I am afraid not. The disconsolate need diversion, and monastic life is the last place in which to seek diversion. The vow of poverty means the renunciation of private and personal cash; the vow of chastity excludes the consolations of human affection; the vow of obedience curbs the indulgence of one's own sweet will. The discipline and silences from 5 a. m. until 10 at night, alternating between work, study, and regular spiritual exercises would develop into weariness and boredom in no time for one who entered without a high spiritual ideal, a strong will, and above all a happy and bright disposition. Melancholy, gloomy, depressed, and disconsolate people should never dream of monastic life. Probably their application to enter would not be considered; and if they did manage to enter, they would not last.

1189. Does not monasticism provide food and shelter for those indolents who would otherwise have to earn their living?

No. A man enters a monastery in order to live a spiritual life, renouncing the pleasures and possessions the world can offer. He will enter either in the capacity of a lay-brother, or with the intention of becoming a priest. Every moment of the day is mapped out for each class, whether in manual work or study. I myself was engaged in commercial life when I became a Catholic. It is over twenty years now since I entered monastic life; and from experience I can say that I have worked harder and much longer hours than ever I had to do for a boss in commercial life.Subjects who enter monasteries have a long probation before being admitted to permanent vows, and indolent applicants are soon discovered and dismissed as not suitable.

1190. In the Middle Ages the Church offered the cloistered life to men of culture and genius, leaving ignorant and coarser men to multiply.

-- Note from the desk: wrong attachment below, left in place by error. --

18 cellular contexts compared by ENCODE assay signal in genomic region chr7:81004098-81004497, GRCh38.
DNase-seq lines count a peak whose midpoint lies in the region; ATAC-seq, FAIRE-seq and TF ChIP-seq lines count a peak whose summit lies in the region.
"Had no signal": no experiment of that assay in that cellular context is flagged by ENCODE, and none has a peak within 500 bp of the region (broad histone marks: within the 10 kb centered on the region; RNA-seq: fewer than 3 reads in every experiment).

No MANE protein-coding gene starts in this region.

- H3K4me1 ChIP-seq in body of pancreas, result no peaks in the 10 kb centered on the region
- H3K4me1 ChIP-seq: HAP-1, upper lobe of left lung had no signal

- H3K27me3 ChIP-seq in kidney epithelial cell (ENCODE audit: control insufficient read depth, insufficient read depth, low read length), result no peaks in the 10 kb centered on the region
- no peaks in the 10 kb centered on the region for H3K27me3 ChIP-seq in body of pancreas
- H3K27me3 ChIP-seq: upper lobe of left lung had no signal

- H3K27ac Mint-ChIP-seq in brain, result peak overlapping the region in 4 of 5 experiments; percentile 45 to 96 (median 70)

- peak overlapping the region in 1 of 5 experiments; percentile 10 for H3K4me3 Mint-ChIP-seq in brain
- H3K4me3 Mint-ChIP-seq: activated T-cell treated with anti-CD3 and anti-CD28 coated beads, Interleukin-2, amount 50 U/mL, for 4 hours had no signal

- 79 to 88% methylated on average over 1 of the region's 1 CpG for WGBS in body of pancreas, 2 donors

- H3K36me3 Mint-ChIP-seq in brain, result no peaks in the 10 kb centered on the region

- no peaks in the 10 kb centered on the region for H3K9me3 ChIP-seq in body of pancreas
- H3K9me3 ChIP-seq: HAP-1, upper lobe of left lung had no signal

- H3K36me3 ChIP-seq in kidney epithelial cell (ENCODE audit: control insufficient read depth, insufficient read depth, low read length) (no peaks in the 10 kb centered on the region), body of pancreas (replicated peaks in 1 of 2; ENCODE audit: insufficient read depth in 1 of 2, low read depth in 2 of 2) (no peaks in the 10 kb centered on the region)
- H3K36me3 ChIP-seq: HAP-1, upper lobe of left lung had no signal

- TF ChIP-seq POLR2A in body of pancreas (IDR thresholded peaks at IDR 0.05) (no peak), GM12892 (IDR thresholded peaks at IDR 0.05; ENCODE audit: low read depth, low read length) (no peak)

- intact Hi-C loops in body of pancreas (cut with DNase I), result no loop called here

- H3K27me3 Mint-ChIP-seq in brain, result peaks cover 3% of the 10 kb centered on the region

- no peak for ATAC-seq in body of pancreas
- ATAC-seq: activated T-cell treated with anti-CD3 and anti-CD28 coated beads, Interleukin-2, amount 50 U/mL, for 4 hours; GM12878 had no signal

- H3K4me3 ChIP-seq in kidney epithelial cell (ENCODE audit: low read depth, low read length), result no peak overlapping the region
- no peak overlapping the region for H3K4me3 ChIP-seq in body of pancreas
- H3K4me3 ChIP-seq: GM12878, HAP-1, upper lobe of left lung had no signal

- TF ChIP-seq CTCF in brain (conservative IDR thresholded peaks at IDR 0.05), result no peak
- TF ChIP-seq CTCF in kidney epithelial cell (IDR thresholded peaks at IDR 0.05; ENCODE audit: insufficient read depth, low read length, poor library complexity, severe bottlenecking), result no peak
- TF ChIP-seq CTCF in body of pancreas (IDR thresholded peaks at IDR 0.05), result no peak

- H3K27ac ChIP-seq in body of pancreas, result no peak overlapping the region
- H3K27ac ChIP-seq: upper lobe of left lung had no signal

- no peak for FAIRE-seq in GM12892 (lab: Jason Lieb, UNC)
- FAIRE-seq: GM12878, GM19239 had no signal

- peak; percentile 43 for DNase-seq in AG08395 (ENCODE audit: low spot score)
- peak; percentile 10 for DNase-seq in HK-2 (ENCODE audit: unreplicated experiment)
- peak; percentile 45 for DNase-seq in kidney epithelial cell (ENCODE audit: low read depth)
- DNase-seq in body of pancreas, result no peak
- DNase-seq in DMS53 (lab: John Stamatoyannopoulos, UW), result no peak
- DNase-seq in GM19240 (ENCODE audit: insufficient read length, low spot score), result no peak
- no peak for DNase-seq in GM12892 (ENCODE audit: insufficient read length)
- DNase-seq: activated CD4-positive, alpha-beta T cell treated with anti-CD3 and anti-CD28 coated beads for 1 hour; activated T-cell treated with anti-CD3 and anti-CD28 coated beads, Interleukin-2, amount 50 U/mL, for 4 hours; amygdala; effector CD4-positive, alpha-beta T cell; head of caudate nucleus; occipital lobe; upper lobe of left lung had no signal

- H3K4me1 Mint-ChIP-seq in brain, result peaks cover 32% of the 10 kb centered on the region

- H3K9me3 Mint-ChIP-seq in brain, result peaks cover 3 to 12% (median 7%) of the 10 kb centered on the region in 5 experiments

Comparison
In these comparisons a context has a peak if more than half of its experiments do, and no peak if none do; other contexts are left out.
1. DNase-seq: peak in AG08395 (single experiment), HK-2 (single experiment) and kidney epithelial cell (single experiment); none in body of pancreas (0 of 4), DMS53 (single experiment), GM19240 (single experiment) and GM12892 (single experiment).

The Catholic Church did not offer the prospect of a cloistered life only in the Middle Ages. From earliest times she has sanctioned celibacy and a single life for the love of Christ. Again, she has opened the doors of monastery and convent to all types. It is a mistake to think that those with little culture or education were denied the privilege. And it is also a mistake to think that all cultured and lofty-minded people entered religion. Plain rough men found a home in the cloister. Intellectual and cultured men more often than not remained in the world. But let us proceed.

1191. So the ferocious, rough, dull, and stupid were left to breed the Church's potential stock.

That is not so. Your statement implies that all cultured people entered the cloister, and that none but the rough and stupid remained in the outside world. I have shown you that all types were represented in the cloister whether as cultured priests and theologians or as humble lay-brothers. And all types also remained proportionately in the world. And always they were the few who felt called to the not ordinary life in the religious orders. Normally, and in all classes of society, the average man or woman remained amongst those who marry and are given in marriage.

1192. Was this policy deliberate? If not, the Church authorities could not have foreseen the results.